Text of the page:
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Three more deaths, four new cases at Nova Scotia's Northwood nursing home

Four B.C. groups are working on treatments for COVID-19. Shown here is a model of the coronavirus that causes COVID-19.
A model of the coronavirus that causes COVID-19. - NICOLAS ASFOURI
HALIFAX, N.S. —

Nova Scotia's latest COVID-19 cases are all associated with the Northwood nursing home in Halifax, where three more residents have died due to the disease.

Northwood was also where the latest four confirmed cases were identified, Dr. Robert Strang, the province's chief medical officer of health, said during Wednesday's teleconference update, accompanied by Premier Stephen McNeil.

“Again, today, we have no community-based cases, which is good news,” Strang said.

He said the new cases include two residents and two staff at Northwood.

One case reported in Tuesday's update also was a health-care worker linked to Northwood.

“We continue to see ongoing testing of staff,” Strang said. “That's why we see some turning positive. We continue to test the necessary residents, but ongoing in my conversations with my staff at Northwood, what they're seeing is that many residents can be tested multiple times and it may be on the third or fourth time that they're tested that they actually test positive, but their exposure may have been even a few weeks ago.

"So it's very interesting how this virus is playing out and how long it takes, potentially, for someone who's been exposed to actually have enough virus in the back of their nose and throat to actually have a positive test.”

He said one confirmed case was identified on a floor of Northwood's Manor section that had not yet recorded a positive. Everyone on the floor is now being tested.

Northwood currently has 64 residents and 13 staff with active cases. One other long-term care facility has one staff member with an active case and another facility has one resident with an active case.

Strang said provincial health officials are now considering options to test for asymptomatic spread through random samples.

“Nationally, there's discussion about doing a sero-survey (testing blood serum). So you do a sample of people across the country big enough that you can get representative numbers from each of the provinces and territories and then through that, you get a sense of how many people have been actually immune from wave one and then we go back and match that up with the number of known cases we have. And the difference would give us an estimation of the number of people that weren't recognized – either they were asymptomatic or never came forward for testing.”

Recovery strategy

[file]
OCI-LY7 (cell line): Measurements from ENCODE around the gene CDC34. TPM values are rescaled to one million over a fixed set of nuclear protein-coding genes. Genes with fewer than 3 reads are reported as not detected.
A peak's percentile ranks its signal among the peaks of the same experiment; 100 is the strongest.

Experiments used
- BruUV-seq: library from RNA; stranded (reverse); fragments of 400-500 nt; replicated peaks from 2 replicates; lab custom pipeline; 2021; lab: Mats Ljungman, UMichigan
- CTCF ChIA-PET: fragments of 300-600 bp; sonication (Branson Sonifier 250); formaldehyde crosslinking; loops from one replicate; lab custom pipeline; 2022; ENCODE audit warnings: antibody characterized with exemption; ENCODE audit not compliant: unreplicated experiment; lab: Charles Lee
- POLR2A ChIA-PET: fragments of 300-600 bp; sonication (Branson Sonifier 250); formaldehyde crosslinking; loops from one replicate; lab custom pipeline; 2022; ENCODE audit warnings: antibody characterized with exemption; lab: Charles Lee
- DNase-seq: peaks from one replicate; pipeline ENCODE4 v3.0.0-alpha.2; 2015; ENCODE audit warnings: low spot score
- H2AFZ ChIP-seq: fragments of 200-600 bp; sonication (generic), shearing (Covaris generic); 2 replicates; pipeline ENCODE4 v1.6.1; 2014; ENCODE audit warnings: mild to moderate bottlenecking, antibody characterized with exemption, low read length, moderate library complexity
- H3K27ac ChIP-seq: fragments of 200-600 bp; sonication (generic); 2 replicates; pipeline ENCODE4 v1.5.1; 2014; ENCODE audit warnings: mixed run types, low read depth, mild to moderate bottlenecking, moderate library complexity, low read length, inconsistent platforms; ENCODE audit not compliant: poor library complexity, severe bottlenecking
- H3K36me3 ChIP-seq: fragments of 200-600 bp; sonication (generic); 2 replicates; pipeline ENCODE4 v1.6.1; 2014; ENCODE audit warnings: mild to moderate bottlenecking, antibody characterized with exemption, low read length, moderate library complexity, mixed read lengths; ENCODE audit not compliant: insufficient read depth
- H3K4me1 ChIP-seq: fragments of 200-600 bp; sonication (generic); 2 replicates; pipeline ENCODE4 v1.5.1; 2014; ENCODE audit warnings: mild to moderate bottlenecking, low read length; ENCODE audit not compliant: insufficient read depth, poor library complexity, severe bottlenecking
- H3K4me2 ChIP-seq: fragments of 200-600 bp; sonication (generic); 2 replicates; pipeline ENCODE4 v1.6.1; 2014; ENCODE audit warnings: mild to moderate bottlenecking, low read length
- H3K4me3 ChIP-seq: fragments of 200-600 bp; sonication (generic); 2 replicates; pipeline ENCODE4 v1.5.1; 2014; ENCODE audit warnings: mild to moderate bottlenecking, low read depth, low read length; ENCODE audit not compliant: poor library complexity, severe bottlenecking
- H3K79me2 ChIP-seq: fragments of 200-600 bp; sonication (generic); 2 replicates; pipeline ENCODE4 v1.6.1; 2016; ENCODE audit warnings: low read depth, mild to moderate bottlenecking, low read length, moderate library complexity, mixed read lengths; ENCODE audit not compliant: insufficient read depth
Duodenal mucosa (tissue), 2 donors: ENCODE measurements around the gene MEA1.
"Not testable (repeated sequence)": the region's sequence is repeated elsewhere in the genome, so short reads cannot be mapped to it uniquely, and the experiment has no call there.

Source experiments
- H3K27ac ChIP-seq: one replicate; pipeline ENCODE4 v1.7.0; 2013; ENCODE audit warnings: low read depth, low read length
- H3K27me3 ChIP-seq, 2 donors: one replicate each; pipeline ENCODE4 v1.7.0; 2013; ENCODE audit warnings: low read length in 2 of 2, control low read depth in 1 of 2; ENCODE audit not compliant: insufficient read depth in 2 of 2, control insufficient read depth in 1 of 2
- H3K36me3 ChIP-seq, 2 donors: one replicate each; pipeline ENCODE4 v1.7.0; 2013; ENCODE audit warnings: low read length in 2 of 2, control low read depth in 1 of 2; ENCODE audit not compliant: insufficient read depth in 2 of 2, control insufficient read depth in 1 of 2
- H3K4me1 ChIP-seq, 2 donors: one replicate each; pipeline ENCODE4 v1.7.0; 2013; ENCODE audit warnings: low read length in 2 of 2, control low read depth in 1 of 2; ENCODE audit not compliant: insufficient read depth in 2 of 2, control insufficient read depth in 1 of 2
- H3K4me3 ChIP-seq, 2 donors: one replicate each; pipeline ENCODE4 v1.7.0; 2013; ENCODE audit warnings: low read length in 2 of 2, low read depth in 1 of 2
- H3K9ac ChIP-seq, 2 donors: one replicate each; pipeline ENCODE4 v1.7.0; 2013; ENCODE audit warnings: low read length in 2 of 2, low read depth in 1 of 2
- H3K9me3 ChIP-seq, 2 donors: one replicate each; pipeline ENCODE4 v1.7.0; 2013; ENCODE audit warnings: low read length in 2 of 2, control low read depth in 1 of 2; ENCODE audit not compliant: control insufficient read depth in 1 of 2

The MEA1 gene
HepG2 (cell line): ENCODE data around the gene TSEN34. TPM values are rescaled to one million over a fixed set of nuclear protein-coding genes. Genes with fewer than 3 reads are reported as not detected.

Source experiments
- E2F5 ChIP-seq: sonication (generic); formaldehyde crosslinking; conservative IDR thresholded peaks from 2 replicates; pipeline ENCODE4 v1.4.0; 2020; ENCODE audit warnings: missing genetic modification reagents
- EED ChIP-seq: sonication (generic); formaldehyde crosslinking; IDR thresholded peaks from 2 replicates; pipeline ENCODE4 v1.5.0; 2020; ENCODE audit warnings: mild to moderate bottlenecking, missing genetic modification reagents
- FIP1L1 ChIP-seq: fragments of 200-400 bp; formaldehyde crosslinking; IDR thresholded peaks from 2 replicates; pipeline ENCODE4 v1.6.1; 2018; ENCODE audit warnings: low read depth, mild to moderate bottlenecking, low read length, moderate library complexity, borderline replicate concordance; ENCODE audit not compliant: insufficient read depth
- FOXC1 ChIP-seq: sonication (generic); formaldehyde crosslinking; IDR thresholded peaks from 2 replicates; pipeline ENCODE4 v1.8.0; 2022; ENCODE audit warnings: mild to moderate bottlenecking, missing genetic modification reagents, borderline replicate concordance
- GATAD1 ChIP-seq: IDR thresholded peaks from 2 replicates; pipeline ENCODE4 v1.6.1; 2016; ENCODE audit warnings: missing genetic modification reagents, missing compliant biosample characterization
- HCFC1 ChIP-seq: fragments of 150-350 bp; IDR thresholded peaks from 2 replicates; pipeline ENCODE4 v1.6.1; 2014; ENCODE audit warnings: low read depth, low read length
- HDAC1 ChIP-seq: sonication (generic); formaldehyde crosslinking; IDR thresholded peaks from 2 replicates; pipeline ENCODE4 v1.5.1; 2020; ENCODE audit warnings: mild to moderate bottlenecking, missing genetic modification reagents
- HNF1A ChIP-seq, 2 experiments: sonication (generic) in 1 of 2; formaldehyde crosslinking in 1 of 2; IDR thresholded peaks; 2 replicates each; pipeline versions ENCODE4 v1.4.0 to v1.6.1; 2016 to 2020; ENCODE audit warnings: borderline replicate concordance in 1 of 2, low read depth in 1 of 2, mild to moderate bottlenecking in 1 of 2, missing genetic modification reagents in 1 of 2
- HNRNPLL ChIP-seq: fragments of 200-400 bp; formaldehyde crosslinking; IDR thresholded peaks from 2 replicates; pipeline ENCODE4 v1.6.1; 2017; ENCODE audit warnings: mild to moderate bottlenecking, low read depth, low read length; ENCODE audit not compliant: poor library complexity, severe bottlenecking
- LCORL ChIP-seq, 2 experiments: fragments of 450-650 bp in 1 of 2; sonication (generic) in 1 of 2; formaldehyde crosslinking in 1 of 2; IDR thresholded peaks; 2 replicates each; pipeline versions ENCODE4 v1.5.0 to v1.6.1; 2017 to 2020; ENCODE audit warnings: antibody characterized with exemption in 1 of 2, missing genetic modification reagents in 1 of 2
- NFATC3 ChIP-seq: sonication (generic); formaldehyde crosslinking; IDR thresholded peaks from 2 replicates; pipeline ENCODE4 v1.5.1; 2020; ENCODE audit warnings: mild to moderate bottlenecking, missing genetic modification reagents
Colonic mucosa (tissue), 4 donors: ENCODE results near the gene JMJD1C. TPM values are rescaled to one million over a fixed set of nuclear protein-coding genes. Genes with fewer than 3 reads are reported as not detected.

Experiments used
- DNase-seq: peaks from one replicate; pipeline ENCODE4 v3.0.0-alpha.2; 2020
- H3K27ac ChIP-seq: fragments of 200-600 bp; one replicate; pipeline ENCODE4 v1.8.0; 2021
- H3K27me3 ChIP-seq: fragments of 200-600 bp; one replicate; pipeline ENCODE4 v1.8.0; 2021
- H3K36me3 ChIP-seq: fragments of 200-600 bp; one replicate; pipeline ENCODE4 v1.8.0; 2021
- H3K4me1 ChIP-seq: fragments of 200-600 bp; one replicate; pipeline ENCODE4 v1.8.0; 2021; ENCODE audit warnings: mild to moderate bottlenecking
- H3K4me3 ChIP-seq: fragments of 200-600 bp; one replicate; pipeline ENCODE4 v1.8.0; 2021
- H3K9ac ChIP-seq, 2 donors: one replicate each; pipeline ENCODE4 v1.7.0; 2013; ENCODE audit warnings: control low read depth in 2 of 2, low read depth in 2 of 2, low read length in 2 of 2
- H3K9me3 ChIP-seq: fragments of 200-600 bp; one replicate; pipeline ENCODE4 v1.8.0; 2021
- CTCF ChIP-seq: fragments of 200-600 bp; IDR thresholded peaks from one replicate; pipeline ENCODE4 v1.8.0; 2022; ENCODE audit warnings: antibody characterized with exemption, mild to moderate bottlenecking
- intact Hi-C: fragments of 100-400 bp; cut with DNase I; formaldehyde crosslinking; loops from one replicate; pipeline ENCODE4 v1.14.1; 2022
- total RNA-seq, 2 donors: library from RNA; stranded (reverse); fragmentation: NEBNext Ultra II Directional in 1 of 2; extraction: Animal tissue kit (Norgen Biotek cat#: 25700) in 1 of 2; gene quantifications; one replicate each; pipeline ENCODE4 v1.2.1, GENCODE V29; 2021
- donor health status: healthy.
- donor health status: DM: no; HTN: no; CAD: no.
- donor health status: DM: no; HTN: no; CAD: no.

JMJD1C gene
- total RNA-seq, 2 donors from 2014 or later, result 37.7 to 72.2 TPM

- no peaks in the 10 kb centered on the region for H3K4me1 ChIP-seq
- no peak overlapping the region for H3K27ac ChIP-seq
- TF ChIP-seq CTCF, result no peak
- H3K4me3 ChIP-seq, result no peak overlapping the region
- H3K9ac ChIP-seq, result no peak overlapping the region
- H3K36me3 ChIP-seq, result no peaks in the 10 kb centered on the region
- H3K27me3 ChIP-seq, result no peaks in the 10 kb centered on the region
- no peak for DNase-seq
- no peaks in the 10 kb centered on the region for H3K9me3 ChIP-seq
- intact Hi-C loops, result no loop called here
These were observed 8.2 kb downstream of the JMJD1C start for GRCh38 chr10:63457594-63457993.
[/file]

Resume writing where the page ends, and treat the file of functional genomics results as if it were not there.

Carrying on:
Strang said the province is still considering a number of things that will be packaged into Phase 1 of a recovery strategy that may include loosening some of the restrictions around the number of people allowed at some types of gatherings if the province continues to see little to no new cases.

McNeil ended the session by saying Nova Scotia will not rush into re-opening the economy.

“When the cabinet and I receive the advice from Public Health officials, we will come back to all Nova Scotians with a date and a more specific plan,” McNeil said.

“Other provinces have already opened up, some quicker than others. Remember, we were the last to receive COVID. This is not a competition. We are not in a race. We need to be safe. We need to continue to see a pattern of fewer cases. (When) that happens and I feel confident that we are getting closer to a gradual opening. I need to be sure that Dr. Strang is confident in the science and I want you to be confident when we open up.”

The QEII Health Sciences Centre's microbiology lab performed 502 tests on Tuesday.

To date, Nova Scotia has 34,604 negative test results, 1,024 positive COVID-19 test results and 51 deaths. Nine people are currently in hospital, four of those in ICU. Eight-hundred and seventy individuals have now recovered and their cases of COVID-19 are considered resolved.

Health officials continue to remind people to visit https://811.novascotia.ca to determine if you should call 811 for further assessment if they have two or more of the following symptoms: fever, new or worsening cough, sore throat, runny nose, and headache.

Mitigation measures remain in place and Nova Scotians are asked to practise good hygiene, maintain a physical distance of two metres or six feet from others, limit essential gatherings to no more than five people and stay at home as much as possible.

A map and graphic presentation of the Health Department's case data is available here

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